Anat Ebgi Gallery is joining the flurry of activity in Tribeca with a new location at 372 Broadway.
The 5,000-square-foot landmark space will span two floors, on-site storage, a viewing room office, and a mezzanine level, exceeding the gallery’s three locations in Los Angeles.
The opening in Tribeca marks an ambitious return for Ebgi, who is from the East Coast and lived in New York for several years before moving to the Los Angeles in the fall of 2008. Ebgi has been expanding her gallery to three locations on Wilshire Blvd, Fountain Ave, and La Cienega Blvd.
The decision to expand to Tribeca, and at such a large location, was fueled by an ability to be closer to European clients and engage in the New York art community.
“I felt like the energy of New York was just so incredible that I wanted to participate in it and be part of it,” she told ARTnews.
Soon after a visit to the city in the spring, Ebgi also encouraged the gallery’s partner and senior director Stefano di Paola to look spaces in New York with realtor and art collector Jonathan Travis. Di Paola knew that Ebgi wanted to be in the Tribeca neighborhood instead of Chelsea or other areas of New York because of its specific art community. “So many of the galleries that we’re friends with, we love their programs we see ourselves aligned with [them],” he said.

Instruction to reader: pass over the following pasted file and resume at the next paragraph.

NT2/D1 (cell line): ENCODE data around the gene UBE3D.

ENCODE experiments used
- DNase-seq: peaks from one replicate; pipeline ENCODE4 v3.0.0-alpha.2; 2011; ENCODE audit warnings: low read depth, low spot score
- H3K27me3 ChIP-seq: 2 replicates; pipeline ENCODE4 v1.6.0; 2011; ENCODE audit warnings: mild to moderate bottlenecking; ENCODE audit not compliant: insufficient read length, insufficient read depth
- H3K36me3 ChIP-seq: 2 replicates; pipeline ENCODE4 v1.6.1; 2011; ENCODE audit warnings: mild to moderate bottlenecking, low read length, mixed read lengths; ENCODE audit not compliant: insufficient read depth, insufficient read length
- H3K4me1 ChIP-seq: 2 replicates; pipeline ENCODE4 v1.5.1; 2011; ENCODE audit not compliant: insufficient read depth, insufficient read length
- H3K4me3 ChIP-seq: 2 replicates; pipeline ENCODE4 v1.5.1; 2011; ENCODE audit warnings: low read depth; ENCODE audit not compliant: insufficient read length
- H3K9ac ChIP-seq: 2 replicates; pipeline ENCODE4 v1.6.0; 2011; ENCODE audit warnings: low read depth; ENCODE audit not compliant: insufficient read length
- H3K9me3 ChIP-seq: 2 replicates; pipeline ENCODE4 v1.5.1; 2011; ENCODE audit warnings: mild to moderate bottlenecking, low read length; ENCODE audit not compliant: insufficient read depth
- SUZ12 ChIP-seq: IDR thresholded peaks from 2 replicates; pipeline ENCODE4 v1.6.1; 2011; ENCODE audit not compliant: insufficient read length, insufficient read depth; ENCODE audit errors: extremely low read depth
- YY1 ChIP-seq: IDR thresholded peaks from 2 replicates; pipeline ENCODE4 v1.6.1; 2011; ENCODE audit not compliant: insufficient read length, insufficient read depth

In addition to high ceilings, great lighting and a prime location, di Paola also wanted a space that felt significant and not a “tiny showroom” that would enable Ebgi and her team to put on really good shows for its artists, like Greg Ito, Elias Hansen, and Samantha Thomas, allowing them to gain another level of visibility.
“Many are from LA, who’ve never shown in New York, or artists who maybe have shown in New York, but like 40 years ago and are due for another exhibition, like Tina Girouard,” Ebgi said.
After finding the location near P.P.O.W. and Andrew Kreps, Ebgi said things moved “very, very quickly” even with discussions about a recession in the art industry. “I feel like it’s never really a good time,” she said. “I’m going into this very eyes wide open, very much aware and thoughtful about how this is all going to happen.”
“I’m gonna push through even regardless of what is happening in the world, and then because shit is always happening in the world all the time, you know?,” she told ARTnews on October 12. “I feel like the expansion is really more about the belief and the dedication in the artists and the program.”
Ebgi cited her experience opening her first space in the fall of 2008 (“the worst time to open”), signing her leases for the Wilshire location in the spring of 2020 (“also a really scary, unpredictable time”) and the Fountain address in November 2021 as teaching her about how to operate through extreme logistical challenges.
“I still do all my bookkeeping,” she said. “I try to be incredibly responsible because I am responsible for 30 artists, and a staff of people and I try to make these decisions, even though they can seem very risky.”
di Paola said the gallery’s plans for the new space include an exhibition of feminist artists like Girouard and Faith Wilding that contextualizes their work alongside artists who are coming in their wake, like Jordan Nassar and Jessica Taylor Bellamy. “I think that New York will provide a really wonderful opportunity in order to flesh out that history,” he said.
Ebgi is soft-launching its new space on November 2, during the Art Dealers Association of America’s annual fair. The official opening of the gallery will be in January, showcasing connections between the gallery’s artists. The first solo show will be the Los Angeles artist Greg Ito.